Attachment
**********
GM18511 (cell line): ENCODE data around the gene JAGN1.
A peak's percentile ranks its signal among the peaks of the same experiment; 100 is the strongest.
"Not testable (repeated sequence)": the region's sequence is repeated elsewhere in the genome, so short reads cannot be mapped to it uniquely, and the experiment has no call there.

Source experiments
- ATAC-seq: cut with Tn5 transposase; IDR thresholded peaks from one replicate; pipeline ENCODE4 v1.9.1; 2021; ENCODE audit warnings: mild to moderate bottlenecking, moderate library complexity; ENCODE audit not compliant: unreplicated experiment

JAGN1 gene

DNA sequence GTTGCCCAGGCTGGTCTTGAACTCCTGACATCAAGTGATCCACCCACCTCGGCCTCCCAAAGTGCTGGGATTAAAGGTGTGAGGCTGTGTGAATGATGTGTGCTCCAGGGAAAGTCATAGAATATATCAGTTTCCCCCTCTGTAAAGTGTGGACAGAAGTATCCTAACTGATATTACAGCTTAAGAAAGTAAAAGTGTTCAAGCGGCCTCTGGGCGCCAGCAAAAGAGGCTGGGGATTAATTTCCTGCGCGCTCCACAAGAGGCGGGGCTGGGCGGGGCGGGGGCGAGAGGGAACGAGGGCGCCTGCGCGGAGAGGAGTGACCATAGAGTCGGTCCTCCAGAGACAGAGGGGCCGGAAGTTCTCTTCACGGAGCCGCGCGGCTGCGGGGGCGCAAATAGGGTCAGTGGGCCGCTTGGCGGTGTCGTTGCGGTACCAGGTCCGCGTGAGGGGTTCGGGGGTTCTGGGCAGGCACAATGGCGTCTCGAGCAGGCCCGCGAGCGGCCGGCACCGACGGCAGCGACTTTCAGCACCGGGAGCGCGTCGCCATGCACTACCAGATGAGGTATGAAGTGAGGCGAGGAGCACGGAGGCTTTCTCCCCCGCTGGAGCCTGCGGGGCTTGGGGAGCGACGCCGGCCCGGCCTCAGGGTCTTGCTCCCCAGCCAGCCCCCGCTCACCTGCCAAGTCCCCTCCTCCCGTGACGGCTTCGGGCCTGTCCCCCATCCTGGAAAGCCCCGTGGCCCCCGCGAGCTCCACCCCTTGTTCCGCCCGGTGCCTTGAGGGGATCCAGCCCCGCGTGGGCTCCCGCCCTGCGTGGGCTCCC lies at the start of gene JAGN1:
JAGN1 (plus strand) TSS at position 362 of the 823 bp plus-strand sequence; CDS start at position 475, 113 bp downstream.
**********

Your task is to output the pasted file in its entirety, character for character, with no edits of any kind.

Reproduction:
GM18511 (cell line): ENCODE data around the gene JAGN1.
A peak's percentile ranks its signal among the peaks of the same experiment; 100 is the strongest.
"Not testable (repeated sequence)": the region's sequence is repeated elsewhere in the genome, so short reads cannot be mapped to it uniquely, and the experiment has no call there.

Source experiments
- ATAC-seq: cut with Tn5 transposase; IDR thresholded peaks from one replicate; pipeline ENCODE4 v1.9.1; 2021; ENCODE audit warnings: mild to moderate bottlenecking, moderate library complexity; ENCODE audit not compliant: unreplicated experiment

JAGN1 gene

DNA sequence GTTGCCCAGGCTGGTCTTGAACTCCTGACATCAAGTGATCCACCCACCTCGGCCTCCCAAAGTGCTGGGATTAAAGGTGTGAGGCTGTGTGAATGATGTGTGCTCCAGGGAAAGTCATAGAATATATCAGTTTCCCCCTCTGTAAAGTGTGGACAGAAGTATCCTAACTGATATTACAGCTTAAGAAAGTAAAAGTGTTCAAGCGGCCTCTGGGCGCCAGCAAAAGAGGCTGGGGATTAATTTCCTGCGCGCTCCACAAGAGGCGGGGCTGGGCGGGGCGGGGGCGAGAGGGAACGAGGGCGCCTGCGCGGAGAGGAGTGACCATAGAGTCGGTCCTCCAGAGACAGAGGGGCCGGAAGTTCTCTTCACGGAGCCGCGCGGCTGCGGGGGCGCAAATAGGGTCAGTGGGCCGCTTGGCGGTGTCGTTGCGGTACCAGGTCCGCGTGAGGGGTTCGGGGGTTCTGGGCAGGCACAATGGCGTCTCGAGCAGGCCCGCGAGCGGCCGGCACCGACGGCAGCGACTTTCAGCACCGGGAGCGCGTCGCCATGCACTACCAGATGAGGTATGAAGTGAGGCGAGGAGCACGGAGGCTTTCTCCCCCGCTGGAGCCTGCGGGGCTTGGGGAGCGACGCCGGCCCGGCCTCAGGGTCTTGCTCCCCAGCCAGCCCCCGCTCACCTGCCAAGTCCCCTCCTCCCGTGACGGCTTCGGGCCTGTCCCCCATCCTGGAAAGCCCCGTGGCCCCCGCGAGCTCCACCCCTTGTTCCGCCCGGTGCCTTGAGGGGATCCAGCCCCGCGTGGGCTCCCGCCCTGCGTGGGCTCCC lies at the start of gene JAGN1:
JAGN1 (plus strand) TSS at position 362 of the 823 bp plus-strand sequence; CDS start at position 475, 113 bp downstream.